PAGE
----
Randox Food Diagnostics are attending AOAC Denver 2019
Randox Food Diagnostics are attending AOAC Denver 2019
Randox Food Diagnostics are attending AOAC Denver 2019
Randox Food Diagnostics are exhibiting at AOAC in Denver. Various contaminants are administered to animals during the farming process to treat infection and maintain herd health. Regulations are often adhered to, as quality control procedures are put in place to ensure the safe supply of agricultural produce and this is where Biochip technology can streamline the quality control process. By offering a system that can analyse up to 48 sample simultaneously, our technology delivers higher throughput which in turn saves time and money on laboratory costs and labour.
Randox Food and Biochip Array Technology
Biochip Array technology (BAT) is designed with the aim of revolutionising the screening practices of your laboratory. Designed to work across a wide variety of matrices, BAT uses a micro-spotting technique to create an assay that can detect and provide quantitative results for up to 44 residues from a single sample.
The market leading 9mm x 9mm ceramic chip brings the capacity to detect the range of antibiotics, anti-parasitic, anti-inflammatory, growth promoting and mycotoxin residues simultaneously in a range of food and feed samples.
AOAC’s annual meeting is taking place this September in Denver. The meeting organises scientific sessions, roundtable discussions, workshops and poster presentations discussing a variety of analytical methods and requirements. Attended by scientists from across the world the conference discusses science at a different level.
At AOAC Denver you will get the opportunity to speak to our experts on the Biochip Array Technology. By visiting booth #416 you will get an introduction to BAT and find out how the technology can perfectly fit any of your screening needs.
To learn more about Biochip Array Technology contact firstname.lastname@example.org or stop by Booth #416 at AOAC Denver 2019 and chat the Randox Food team!
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Meat & Seafood
Randox Food Diagnostics offers innovative multiplex technology for mycotoxin screening within varieties of farmed crops
Mycotoxins are poisonous chemical compounds produced by certain fungi. There are many such compounds, but only a few of them are regularly found in food, farmed crops and end product animal feeds. Since they are produced by fungi, mycotoxins are associated with diseased or mouldy crops. Those that do occur in food may have an impact on livestock and the health of humans and have been associated with conditions such as asthma, respiratory infections and chronic fatigue. The main causes of mycotoxins within stored grains are when the grain is damp, damaged or cracked and kept in insufficient storage conditions.
The formation of mycotoxins is climate-dependent, with temperature and moisture levels directly impacting fungal growth. Evidence shows that climate change is causing increasing temperatures and altered rainfall patterns. Additionally, extreme weather incidents have increased. As a consequence of these changes, increased levels of mycotoxins have been observed in some European crops.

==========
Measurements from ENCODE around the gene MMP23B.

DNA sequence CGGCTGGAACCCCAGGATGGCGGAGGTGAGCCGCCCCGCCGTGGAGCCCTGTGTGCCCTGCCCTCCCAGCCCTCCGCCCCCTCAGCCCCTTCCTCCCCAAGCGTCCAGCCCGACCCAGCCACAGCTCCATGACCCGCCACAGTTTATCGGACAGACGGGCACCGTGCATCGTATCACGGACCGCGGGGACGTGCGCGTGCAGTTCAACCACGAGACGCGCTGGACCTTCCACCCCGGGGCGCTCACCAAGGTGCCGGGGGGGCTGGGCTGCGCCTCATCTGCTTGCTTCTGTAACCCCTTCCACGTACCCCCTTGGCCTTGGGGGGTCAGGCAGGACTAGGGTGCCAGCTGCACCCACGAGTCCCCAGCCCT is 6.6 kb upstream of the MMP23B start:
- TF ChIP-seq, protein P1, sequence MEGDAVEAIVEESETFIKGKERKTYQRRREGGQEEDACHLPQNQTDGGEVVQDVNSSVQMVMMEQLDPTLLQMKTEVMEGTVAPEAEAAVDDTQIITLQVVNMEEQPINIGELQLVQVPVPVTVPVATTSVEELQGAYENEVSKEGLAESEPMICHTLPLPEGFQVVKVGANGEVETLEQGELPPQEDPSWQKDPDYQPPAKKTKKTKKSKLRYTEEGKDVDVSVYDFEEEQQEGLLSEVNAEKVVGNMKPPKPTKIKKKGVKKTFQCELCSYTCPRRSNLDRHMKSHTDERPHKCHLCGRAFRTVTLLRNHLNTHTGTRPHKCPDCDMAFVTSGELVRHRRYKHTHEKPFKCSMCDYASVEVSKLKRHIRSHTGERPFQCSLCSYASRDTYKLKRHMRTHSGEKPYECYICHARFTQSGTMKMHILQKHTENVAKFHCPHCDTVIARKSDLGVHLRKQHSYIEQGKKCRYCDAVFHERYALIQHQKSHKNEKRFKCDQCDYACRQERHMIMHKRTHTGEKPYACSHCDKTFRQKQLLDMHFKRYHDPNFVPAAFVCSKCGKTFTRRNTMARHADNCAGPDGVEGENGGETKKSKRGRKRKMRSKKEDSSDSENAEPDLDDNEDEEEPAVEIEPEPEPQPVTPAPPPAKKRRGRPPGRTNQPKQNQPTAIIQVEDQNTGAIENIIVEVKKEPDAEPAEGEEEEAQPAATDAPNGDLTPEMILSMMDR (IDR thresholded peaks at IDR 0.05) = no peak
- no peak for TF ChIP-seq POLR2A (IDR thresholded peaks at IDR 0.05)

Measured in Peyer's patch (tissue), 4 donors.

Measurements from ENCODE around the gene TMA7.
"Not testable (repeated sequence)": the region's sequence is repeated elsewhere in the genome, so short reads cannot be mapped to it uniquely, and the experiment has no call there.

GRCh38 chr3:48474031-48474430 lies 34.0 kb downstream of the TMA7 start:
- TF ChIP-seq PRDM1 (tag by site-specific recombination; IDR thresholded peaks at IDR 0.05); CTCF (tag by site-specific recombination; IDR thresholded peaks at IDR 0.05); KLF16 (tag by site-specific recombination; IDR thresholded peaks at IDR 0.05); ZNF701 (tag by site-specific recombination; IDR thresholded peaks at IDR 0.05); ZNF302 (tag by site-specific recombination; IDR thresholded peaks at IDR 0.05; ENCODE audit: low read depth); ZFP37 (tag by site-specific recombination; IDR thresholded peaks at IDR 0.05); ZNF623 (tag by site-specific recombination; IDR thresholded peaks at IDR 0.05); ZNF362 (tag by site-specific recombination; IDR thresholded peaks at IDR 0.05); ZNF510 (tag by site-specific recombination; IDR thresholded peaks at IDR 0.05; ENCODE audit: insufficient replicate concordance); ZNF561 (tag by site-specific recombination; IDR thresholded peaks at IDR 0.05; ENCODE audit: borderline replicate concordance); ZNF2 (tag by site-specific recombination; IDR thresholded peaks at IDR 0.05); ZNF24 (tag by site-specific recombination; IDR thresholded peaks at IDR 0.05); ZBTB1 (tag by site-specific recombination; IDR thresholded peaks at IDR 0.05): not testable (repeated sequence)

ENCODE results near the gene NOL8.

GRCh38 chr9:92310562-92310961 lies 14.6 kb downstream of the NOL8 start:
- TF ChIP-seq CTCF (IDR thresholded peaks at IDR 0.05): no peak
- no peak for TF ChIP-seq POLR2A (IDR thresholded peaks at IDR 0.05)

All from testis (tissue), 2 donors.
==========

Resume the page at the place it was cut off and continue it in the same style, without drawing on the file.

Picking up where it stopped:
Mycotoxins occur, and exert their toxic effects, in extremely small quantities in foodstuffs. Their identification and quantitative assessment therefore generally require sophisticated sampling, sample preparation, extraction, and analytical techniques. Under practical storage conditions, the aim should be to monitor for the occurrence of fungi. If fungi cannot be detected then there is unlikely to be any mycotoxin contamination. The presence of fungi indicates the potential for mycotoxin production, and the need to consider the fate of the batch of commodity affected.
In order to help the industry Randox Food Diagnostics developed the Evidence Investigator analyser. The Investigator uses Biochip Array Technology (BAT), a technology that was developed by Randox, to detect multiple residues (up to 45) from a single sample. Within farmed crops Randox Food Diagnostics provide testing for different matrices such as: Maize silage, maize, Barley, grass seed, rice, wheat, oats, soya, DDGS, rapeseed as well as livestock and pet foods including premixed feed.
Randox Food Diagnostics offer a mycotoxin screening array on Biochip called Myco 10 which can detect 10 mycotoxins per sample including aflatoxins G1/G2 & B1/B2, ergot alkaloids, fumonisins, paxilline, ochratoxin A, diacetoxyscirpenol, deoxynivalenol (DON), T2 toxin & zeralenone. Also offered is a range of ELISA test kits including ergot alkaloids.
Randox Food Diagnostics is a regular participant in the FAPAS proficiency testing scheme which provides an independent check of a laboratory’s procedures to ensure the delivery of quality results. To read our study on: Biochip Array Technology for the reliable performance of multi-mycotoxin determination in animal feed materials” click here: http://www.randoxfooddiagnostics.com/docs/default-source/randox-fd/posters/bat-mycotoxins-in-animal-feed-materials.pdf?sfvrsn=4
For more information on our arrays for mycotoxins please visit the website: http://www.randoxfood.com/matrices/mycotoxins or contact us via email at: email@example.com
Extreme Weather Results in High Risk of Mycotoxin Contamination